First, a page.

And the January lunch, although almost undeniably inappropriate, was not planned or approved by Doan and came months after one election and years before another.
If you think of Washington, DC as an ocean, then you must understand that the great political storms blow across the surface, while the civil service, their contractors, and the press which covers them, inhabit the abyssal sea, far below the storm.
If you want to use federal contracts to make politicians in marginal districts look good, you have to plan months in advance. You have to know which contractors are located in which districts, and of those, which have the best connections to the politicians in question. In order to have contracts in place to puff vulnerable politicians in time to affect the election, you have to plan months in advance. The same publication which has a detailed understanding of software life-cycle management, and why advanced planning is essential to good IT management, seems to have failed to understand why a political briefing for the GSA had to be held in January 2006 if it was to use government contracting to affect the 2008 election. It is simply impossible to come up with any other reason for such a meeting.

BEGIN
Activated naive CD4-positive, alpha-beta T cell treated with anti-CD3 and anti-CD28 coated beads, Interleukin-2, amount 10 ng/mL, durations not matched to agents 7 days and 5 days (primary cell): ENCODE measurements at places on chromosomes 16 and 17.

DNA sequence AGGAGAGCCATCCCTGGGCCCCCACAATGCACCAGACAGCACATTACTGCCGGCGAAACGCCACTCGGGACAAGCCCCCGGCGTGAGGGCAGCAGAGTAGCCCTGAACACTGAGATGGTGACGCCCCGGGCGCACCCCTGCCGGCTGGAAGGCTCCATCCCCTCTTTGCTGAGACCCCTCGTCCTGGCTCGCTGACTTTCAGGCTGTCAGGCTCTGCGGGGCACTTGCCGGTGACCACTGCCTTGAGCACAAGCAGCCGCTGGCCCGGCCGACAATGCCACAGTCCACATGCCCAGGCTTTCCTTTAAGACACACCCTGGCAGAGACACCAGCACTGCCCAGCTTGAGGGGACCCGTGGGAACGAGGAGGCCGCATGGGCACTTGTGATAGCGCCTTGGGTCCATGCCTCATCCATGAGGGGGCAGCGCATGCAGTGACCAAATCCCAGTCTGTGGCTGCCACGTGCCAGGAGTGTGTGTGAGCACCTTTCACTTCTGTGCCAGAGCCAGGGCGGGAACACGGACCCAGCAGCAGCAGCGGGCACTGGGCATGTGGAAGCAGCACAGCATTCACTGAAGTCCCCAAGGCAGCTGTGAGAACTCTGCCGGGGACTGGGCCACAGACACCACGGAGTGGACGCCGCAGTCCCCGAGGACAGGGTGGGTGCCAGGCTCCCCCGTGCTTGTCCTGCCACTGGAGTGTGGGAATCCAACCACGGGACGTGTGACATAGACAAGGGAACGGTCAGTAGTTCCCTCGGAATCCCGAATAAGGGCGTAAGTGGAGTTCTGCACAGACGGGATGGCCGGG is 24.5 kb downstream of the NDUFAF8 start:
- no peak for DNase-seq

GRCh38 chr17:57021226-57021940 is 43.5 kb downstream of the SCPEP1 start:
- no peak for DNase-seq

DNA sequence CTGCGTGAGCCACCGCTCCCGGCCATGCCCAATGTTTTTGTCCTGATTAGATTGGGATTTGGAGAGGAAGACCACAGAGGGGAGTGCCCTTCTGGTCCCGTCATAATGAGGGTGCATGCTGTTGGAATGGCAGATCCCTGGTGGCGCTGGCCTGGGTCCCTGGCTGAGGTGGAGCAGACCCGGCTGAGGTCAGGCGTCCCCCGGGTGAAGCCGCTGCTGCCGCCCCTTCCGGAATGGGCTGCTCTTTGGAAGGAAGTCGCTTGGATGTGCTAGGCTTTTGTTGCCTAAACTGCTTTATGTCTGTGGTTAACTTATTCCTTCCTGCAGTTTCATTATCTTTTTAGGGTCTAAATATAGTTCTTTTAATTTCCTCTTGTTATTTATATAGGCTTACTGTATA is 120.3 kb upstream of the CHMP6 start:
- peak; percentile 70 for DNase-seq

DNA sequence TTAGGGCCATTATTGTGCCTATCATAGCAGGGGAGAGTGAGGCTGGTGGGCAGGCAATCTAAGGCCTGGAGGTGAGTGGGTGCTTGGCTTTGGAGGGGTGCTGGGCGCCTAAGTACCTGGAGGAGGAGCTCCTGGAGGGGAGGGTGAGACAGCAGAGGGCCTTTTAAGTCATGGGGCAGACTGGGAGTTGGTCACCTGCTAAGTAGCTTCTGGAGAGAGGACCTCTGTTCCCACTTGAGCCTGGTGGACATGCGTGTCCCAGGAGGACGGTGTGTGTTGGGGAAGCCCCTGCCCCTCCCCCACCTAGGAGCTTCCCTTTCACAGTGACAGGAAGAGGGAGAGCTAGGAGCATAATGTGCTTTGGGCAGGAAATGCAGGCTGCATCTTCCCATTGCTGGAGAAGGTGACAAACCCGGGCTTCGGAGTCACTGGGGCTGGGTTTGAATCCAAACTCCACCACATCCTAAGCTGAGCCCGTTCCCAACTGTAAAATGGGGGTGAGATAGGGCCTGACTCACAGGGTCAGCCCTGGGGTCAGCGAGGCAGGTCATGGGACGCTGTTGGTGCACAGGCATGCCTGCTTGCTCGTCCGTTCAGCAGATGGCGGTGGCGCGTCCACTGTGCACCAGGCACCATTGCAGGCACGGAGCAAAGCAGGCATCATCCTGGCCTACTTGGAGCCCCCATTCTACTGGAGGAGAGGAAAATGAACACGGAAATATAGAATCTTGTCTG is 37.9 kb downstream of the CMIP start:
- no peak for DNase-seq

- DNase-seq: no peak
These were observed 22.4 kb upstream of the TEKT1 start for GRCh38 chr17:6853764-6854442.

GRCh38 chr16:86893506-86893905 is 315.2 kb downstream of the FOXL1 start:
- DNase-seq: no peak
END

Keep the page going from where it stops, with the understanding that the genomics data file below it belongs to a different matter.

Matthew Weigelt has a good summary of the day’s proceedings, my favorite quote - “These meetings grew out of a recognized need to do team-building with GSA’s noncareer employees,” Doan said. As one of the committee members asked, what sort of team were you building?
G. Martin Wagner has a good article explaining why all this matters, highly recommended for those not familiar with federal contracting. Even if you never intend to sell to the federal government, this affects you as a citizen.